Wreckage of fatal TWA Flight 800 to be destroyed 25 years after crash

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The wreckage of TWA Flight 800 is set to be destroyed — nearly 25 years after the doomed aircraft crashed off the coast of Long Island, killing all 230 people on board.

For the last two decades, the reconstructed Boeing 747 has been housed in a Virginia hangar and used by the National Transportation Safety Board as a training tool for accident investigators.

But the federal agency on Monday announced it planned to decommission and destroy the wreckage, as its lease on the 30,000-square-foot Ashburn warehouse is set to expire. 

“Advances in investigative techniques such as 3-D scanning and drone imagery lessen the relevance of the large-scale reconstruction in teaching modern investigative techniques,” the NTBS added.

The plane exploded over the Atlantic Ocean off of East Moriches at 8:31 p.m. on July 17, 1996, some 12 minutes after it took off from JFK Airport on a trip to Paris. 

It took weeks for investigators to pull pieces of the wreck from the waters before meticulously putting it back together.

The ensuing four year-long probe was one of the most complicated and expensive in aviation history.

“The investigation of the crash of TWA Flight 800 is a seminal moment in aviation safety history,” NTSB Managing Director Sharon Bryson said in a statement.

It resulted in the agency issuing new safety recommendations “that fundamentally changed the way aircraft are designed,” Bryson said.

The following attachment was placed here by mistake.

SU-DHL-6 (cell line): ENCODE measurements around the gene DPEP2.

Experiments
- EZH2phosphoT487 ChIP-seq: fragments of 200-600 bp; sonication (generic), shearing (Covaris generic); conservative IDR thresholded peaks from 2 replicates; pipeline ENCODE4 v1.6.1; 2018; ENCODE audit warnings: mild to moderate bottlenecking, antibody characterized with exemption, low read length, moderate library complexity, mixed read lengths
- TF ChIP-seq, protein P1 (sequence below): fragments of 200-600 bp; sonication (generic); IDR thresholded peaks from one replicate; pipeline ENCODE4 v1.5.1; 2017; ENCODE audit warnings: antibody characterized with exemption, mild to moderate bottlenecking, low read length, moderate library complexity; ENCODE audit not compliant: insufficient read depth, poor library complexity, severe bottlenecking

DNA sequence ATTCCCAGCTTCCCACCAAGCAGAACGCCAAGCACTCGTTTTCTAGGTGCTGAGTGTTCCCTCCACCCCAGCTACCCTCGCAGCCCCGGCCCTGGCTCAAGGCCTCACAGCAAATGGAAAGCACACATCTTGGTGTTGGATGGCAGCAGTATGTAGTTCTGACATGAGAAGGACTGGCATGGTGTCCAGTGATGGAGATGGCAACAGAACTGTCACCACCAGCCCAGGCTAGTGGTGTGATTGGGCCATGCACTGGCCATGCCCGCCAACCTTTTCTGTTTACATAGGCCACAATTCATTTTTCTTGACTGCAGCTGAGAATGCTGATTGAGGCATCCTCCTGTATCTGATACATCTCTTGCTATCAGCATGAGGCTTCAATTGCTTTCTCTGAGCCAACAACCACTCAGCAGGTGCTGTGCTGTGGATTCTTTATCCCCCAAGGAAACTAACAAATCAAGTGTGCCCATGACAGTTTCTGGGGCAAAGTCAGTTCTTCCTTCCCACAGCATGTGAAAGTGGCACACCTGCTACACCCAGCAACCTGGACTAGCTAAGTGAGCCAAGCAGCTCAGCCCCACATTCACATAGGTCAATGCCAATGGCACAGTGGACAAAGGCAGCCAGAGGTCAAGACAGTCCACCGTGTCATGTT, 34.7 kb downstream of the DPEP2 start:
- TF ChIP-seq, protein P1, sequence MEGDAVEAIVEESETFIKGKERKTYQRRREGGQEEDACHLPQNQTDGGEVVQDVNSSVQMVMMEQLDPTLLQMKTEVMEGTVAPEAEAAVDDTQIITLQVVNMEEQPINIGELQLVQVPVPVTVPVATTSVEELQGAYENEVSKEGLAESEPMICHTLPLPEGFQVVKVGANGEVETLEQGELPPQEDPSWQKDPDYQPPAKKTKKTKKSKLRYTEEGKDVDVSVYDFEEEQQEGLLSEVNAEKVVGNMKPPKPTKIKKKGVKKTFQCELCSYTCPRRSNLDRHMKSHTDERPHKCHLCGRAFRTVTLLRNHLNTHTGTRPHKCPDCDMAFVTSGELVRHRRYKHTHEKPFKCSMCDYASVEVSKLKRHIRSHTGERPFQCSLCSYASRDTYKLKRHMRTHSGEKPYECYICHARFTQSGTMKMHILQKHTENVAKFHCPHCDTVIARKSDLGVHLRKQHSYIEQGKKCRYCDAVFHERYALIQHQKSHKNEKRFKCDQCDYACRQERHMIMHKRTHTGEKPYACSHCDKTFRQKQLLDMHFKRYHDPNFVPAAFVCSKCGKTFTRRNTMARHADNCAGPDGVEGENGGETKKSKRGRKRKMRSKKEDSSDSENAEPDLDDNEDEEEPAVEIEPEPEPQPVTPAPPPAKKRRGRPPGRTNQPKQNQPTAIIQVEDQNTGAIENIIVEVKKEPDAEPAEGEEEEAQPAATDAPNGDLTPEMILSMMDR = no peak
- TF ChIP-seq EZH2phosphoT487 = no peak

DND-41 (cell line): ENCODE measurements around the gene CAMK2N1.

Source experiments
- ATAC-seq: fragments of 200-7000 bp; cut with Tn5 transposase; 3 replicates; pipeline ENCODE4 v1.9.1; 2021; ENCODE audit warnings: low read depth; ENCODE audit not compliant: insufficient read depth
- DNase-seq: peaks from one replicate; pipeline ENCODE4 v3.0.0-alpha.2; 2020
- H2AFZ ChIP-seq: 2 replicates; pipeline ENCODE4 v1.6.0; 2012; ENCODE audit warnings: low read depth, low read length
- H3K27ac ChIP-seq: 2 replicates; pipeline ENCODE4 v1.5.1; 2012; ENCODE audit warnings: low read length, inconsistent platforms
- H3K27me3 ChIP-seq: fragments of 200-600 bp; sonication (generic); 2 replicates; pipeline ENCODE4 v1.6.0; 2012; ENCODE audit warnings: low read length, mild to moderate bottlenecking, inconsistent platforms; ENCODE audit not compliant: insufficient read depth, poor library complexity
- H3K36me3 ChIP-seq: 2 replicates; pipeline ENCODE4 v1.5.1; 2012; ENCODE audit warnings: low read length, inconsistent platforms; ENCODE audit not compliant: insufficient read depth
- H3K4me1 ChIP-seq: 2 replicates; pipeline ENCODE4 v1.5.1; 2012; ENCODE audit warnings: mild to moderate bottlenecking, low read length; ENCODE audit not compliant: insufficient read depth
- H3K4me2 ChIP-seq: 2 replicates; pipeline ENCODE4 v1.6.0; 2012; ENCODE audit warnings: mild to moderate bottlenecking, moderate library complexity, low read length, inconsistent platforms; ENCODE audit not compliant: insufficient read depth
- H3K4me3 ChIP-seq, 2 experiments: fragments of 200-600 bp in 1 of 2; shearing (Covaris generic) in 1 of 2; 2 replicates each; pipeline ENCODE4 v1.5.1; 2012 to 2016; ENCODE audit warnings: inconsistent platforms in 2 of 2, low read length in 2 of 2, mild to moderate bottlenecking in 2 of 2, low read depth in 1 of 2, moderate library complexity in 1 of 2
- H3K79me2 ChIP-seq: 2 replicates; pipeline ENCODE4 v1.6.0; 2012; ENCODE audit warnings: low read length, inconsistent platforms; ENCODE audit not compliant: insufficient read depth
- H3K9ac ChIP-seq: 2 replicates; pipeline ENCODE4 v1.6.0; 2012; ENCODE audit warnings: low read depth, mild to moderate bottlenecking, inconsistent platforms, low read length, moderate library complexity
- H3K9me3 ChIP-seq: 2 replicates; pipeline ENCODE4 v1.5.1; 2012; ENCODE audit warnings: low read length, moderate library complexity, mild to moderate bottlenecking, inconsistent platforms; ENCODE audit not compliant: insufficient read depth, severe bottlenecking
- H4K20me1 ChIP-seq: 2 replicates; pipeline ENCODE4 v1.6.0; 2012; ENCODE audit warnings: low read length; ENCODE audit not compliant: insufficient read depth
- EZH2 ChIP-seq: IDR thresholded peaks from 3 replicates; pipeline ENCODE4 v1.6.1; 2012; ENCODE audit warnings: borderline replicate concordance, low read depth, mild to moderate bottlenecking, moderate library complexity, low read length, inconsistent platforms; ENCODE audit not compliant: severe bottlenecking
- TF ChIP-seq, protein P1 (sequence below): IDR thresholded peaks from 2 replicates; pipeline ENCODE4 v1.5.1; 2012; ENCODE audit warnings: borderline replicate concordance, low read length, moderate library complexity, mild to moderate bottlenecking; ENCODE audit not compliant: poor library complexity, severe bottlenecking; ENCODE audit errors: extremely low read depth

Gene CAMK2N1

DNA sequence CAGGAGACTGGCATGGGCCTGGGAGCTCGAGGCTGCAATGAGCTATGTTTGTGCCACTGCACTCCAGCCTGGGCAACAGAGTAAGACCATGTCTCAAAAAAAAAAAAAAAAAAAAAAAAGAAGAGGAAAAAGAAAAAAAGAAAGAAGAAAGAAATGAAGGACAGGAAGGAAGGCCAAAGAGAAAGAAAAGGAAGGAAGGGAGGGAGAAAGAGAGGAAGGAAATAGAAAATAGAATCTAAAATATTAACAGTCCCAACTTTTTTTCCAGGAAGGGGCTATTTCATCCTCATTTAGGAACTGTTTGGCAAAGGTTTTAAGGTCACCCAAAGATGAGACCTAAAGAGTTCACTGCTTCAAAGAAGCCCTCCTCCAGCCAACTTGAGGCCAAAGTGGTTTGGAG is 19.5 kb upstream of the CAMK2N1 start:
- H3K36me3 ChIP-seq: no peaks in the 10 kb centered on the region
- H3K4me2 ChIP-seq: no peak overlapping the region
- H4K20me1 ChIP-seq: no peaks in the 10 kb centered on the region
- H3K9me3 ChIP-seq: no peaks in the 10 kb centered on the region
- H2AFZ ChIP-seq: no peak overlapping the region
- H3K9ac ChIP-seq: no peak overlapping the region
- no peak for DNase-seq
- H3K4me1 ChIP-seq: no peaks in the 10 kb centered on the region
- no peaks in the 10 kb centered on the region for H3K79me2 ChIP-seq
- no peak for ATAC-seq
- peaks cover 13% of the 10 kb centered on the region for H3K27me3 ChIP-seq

Investigators determined that the tragedy was likely caused an explosion in the center wing fuel tank. Evidence showed the blast was the result of an electrical failure that ignited the flammable fuel/air mixture in the tank.

The NTSB then used the reconstructed wreck as a teaching tool, training an average of 2,622 students, including investigators and staff, annually between 2015 and 2019 alone.

The agency said it plans to stop using the reconstruction as of July 7 — less than two weeks before the 25th anniversary of the crash.

It will then “thoroughly document” it using 3-D scanning techniques and “the scanned data will be archived for historical purposes,” the agency said.

As part of an agreement with the families of the victims, the wreckage was only ever used as a training implement and never exhibited for public display.

“To honor this agreement made with the families of the victims of TWA Flight 800, the NTSB will work closely with a federal government contractor to dismantle the reconstruction and destroy the wreckage.”

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